Julia Thornton - Eye Of The Storm Released as a result of fan demand, Julia Thornton's Eye of the Storm has only been previously available as a limited edition cassette sold at live performances and has fast become a collector's item. This competitively priced release will immediately appeal to classical enthusiasts, fans of Roxy Music (Julia is Roxy's resident percussionist and harpist) and also to those seeking music that will act as meditation and relaxation aid. As a solo recital, Eye of the Storm is the perfect counterpoint to Julia's lushly orchestrated 2003 EMI debut 'Harpistry' and is more redolent of the solo performances with which she has opened Bryan Ferry's live shows for the last two years. Julia is playing with Bryan Ferry all summer at various prestigious live events including London's Kenwood House bowl on July 17th. Julia On Eye Of The Storm Since leaving EMI a few months ago, I have been preparing this new album and am embarking on a new chapter in my career as a recording artist. Part of this process has been to consider both the advantages and disadvantages of being with a major record company, or starting up ones own label. My time with EMI was hassle free, and in many ways I didn't have worries or responsibilities. Unfortunately, as we all understand, a lack of responsibility goes hand in hand with a lack of power. The biggest advantage with running your own ship is that you are more in control. In a way this makes things tougher because you have only yourself to rely on. You also have yourself to blame if things don't happen according to plan. The positive aspect is that you have the power to change this, and you may alter your course as you see fit, rather than watching other people make the moves for you. The changing musical environment means that for artists like myself, there are less advantages in being with a large record company. I am a little apprehensive but also very excited about the future. Most importantly I feel a great sense of freedom - a priceless commodity for any artist. The concept for this album is really all about intimacy. It was recorded in 1997, at a time when I did not see myself as a recording artist particularly. My reason for making it was so that I could satisfy the many enquiries received after my live performances with a CD of some of the pieces I had played. My choice of repertoire on this record I liken to one of my favourite recordings of another great harpist. My parents bought me a copy of 'Pieces from my Childhood'; a collection of beautiful works for the harp performed by the brilliant Marisa Robles. I loved the idea of selecting music that has a special place in ones heart. Pieces or songs that, as I was studying the harp with my teacher, Daphne Boden, I grew to love like old friends. I also happen to believe that the harp is one of the most beautiful and serene sounds that I have ever heard. It has a soulful quality too, and I wanted to record music which I thought brought those aspects to the fore. The idea of recording a whole album of unaccompanied harp, with no added frills, creating a peaceful sound scape and a great sense of intimacy and freedom was both challenging and appealing. The actual tracks themselves are a collection of pieces which I particularly love. The Pavane is such a gorgeous version of a timeless tune, and sounds amazing and all the more medieval on the harp. J.S. Bachs' first Prelude of the 48, is pure genius, and again lends itself well to the timbre of the harp whilst also lying so comfortably under the fingers. I am very fond of the Buxton Orr prelude, as I think it evokes an intense stillness - time almost seems to stop for me when I play it. The four preludes by Tournier are a tribute to a great composer of harp repertoire. They are so playable, lush and so very French! I put number three first here because it is my favourite, and the others follow in the correct order. Then there is another track by Bach, cleverly transcribed by Marcel Grandjany who was one of the greatest harpists of his day. Being written for solo violin, the original Sarabande has only a melodic line and so we have Grandjany to thank for the underlying harmonies. I might also add that this is from a book of so called ' studies ' designed to exercise the harpists technical ability whilst introducing them to the joys of Bachs' harmonic world. Bach did not compose for the harp, probably because there wasn't an instrument adequate enough to tackle the chromatic colours and complexities in his writing. The sort of harp that can cope with this was not invented until the early 1900s. Anyone learning the harp today is eternally grateful to Grandjany for all his transcriptions, and some of them like this one, are too beautiful to be viewed as merely studies! The Lullaby is a piece that I first heard performed when I was 18, by the late Russian harpist, Tatiana Towers. Tatiana died of cancer still in her early forties some years ago, but I was fortunate to see her perform in Paris, and later to play for her on several occasions during my studies. She made the harp sound so lyrical, and I was deeply moved by her playing. I was inspired to learn this soulful little piece, but it took me ages to track down a copy of the score. It eventually arrived from the US, and has been one of my favourites ever since. Every time I play it I think of her. To me it overflows with a deep sorrow and melancholy that is inherently Russian. The final track is another Pavane with added variations. Again this suits the instrument and I particularly enjoy the chord progression under the melody. The variations have a great energy and bounce to them, and I love the rhythmic drive. It's a good one to finish with too! Eye of the Storm is a transition in style from my debut album Harpistry. Harpistry was lush, orchestral and staged. Eye of the Storm is intimate, solitary and more spontaneous. The transition also applies to everything in the recording process, from the repertoire and arrangements, to the way it was recorded and edited. The most interesting contrast for me, has been to watch the way a classical album such as Harpistry is pieced together rather like a musical jigsaw. Much of the harp was recorded separately, and then I watched as the orchestral sections were taped, then the vocals, the percussion, and so on. Ideally one would record everything together, to gain a greater sense of musical unity, but due to budgets and sound recording techniques, this often isn't possible. With my second album, which ironically was recorded first, none of this was an issue, as it is all solo harp. I did not have to fit my musical phrasing around a click track o that we could synchronise it up with the other parts later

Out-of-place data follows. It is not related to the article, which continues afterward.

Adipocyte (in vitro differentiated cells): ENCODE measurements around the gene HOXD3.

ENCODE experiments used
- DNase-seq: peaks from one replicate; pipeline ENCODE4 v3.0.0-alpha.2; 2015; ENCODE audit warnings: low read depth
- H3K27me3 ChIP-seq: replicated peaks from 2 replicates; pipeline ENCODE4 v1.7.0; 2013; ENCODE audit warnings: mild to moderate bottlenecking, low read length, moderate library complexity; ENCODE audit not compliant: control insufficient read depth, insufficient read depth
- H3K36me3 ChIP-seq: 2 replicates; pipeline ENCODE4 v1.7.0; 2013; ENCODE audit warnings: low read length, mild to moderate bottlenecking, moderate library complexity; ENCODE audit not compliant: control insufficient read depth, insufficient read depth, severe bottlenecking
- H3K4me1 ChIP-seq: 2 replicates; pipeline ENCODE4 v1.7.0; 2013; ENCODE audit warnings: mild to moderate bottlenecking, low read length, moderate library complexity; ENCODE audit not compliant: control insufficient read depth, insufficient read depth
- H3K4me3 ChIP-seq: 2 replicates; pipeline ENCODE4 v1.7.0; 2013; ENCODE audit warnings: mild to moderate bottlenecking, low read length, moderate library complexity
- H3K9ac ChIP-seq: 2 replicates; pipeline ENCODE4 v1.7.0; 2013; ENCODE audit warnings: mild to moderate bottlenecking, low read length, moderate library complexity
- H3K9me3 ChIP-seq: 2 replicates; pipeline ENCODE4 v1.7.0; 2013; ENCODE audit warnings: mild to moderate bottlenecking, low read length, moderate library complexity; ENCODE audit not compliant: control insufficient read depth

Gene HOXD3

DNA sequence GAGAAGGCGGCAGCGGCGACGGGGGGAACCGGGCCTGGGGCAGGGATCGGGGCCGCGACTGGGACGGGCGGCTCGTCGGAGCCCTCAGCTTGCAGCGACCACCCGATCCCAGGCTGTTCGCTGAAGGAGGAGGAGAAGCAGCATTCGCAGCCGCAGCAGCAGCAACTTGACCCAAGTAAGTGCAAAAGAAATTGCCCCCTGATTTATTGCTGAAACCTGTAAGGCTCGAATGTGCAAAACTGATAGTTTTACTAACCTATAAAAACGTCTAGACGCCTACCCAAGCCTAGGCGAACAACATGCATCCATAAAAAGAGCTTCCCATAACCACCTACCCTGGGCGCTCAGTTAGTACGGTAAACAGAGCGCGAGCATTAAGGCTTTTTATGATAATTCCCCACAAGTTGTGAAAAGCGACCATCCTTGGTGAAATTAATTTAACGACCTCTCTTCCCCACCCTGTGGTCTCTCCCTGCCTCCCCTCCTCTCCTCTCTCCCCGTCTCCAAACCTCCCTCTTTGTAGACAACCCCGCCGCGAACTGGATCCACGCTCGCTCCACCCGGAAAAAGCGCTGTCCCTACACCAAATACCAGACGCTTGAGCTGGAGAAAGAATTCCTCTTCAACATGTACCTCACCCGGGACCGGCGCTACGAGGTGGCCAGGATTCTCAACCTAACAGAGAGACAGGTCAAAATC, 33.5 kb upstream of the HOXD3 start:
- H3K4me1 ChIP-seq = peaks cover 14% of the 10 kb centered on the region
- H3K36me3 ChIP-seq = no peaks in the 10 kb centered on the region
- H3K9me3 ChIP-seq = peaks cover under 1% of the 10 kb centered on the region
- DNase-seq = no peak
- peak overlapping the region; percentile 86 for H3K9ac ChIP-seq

, and therefore there was a greater rhythmical and musical freedom of interpretation; something that I am very fond of! The editing of Harpistry was quite rigorous, and although the harp sounds cleaner and less buzzy throughout, some of the instruments personality was lost, as well as my own. This is commonly how classical recordings are made. None of this digital technology was applied to 'Eye of the Storm'. The result is a performance that is live and real. Julia Thornton May, 2004.